Plato's Republic

by Plato

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Why is Roman law significant to western tradition?

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It is from Roman law that we inherit our system of democracy and the idea of the middle class.  The Romans were the first to institute direct election, though they did not have an electoral college.  The concept of a middle class orginates with Roman and Greek law.  There emerged an electorate that was not slave class nor was it aristocracy.  This class consisted of land owners of no noble blood.  Western tradition is dependent on both democracy and its components as well as the strength of the middle class.  Plato and Roman law were the first to address the characteristics of both democracy and the middle class. As this question is linked to Plato's Republic,  it should be emphasized that Plato was not a proponent of democracy and considered it a transitional form of government.  He pointed out that the majority was not always correct in its desires and attitudes and that allowing the majority to rule could potentially have dire consequences.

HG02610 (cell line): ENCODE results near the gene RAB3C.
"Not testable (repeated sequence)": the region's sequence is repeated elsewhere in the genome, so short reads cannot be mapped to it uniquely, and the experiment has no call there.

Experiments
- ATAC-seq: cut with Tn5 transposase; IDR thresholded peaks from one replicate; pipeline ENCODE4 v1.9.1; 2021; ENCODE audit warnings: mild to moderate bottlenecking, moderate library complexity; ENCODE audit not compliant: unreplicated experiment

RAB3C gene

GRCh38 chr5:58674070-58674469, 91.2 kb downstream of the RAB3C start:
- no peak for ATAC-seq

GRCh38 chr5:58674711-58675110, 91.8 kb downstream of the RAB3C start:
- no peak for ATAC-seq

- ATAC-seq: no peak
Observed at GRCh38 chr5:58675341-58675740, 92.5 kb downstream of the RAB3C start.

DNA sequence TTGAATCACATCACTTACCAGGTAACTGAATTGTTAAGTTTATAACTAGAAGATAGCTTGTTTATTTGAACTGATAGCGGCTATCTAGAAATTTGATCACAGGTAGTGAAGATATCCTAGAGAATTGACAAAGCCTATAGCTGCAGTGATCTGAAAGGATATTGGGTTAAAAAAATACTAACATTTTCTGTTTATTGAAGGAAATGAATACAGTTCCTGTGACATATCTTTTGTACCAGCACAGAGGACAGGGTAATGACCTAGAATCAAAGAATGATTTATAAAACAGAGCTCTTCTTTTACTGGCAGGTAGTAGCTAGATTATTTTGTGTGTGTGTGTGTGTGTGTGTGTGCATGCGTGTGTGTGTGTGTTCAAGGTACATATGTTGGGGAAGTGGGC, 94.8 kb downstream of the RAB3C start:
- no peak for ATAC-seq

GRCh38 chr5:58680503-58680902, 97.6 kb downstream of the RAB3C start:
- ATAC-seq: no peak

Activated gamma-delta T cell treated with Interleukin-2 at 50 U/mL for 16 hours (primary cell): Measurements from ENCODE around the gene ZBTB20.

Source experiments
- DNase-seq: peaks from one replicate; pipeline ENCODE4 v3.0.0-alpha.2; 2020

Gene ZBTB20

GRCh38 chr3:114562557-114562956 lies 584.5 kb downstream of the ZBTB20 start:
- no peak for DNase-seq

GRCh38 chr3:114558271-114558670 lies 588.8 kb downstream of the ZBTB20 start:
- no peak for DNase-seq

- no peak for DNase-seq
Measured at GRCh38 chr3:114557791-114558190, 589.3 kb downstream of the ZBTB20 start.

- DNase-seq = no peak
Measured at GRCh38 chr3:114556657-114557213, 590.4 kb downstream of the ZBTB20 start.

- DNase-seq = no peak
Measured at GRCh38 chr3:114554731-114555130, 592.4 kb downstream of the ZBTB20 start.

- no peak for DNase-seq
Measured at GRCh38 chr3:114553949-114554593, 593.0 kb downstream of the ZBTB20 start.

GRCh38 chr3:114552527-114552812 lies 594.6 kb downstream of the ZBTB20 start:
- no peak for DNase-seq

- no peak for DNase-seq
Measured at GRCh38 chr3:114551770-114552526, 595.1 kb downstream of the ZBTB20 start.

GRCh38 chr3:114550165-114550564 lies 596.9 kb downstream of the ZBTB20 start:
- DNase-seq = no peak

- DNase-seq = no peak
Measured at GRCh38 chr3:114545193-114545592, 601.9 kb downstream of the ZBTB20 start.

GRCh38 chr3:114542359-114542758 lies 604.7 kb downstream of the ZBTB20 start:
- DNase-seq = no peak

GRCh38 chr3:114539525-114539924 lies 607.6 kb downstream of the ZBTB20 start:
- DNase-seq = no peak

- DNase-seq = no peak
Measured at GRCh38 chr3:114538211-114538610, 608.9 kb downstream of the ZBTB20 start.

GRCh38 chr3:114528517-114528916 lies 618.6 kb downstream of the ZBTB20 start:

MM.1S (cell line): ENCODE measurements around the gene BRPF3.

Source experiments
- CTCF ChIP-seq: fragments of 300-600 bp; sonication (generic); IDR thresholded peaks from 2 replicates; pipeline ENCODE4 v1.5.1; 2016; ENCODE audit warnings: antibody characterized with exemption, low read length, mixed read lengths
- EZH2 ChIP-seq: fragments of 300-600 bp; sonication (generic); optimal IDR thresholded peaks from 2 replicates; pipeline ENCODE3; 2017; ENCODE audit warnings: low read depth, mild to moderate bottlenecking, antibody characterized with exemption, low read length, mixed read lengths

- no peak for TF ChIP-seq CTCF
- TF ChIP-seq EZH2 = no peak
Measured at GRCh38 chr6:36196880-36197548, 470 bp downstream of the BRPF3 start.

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Roman law became the foundation on which all legal concepts and systems were based, and its influence can be traced to this day in all Western legal systems. The study of canon law, the legal system of the Catholic Church, fused with that of Roman law to form the basis of the refounding of Western legal scholarship. The ideas of civil rights, equality before the law, procedural justice, and democracy as the ideal form of society, and were principles which formed the basis of modern Western culture. These ideals tie into the form of most Western governments, republics which use elected officials to speak on behalf of the people. The Romans used their Senate (sound familiar?) to carry out this job. In such a government, the system can only succeed if the people agree to uphold a standard of behavior. Should every citizen seek corruption as a means to an end, the systems fails.

Plato knew this in his day. The Republic is a brilliantly scripted piece of writing in which a conversation amongst intelligent peers leads the conclusion that people must be treated fairly and people must uphold a code of conduct. Look at our system of law today, and at the judicial system. The ideas of the Greeks and Romans are still usable today.

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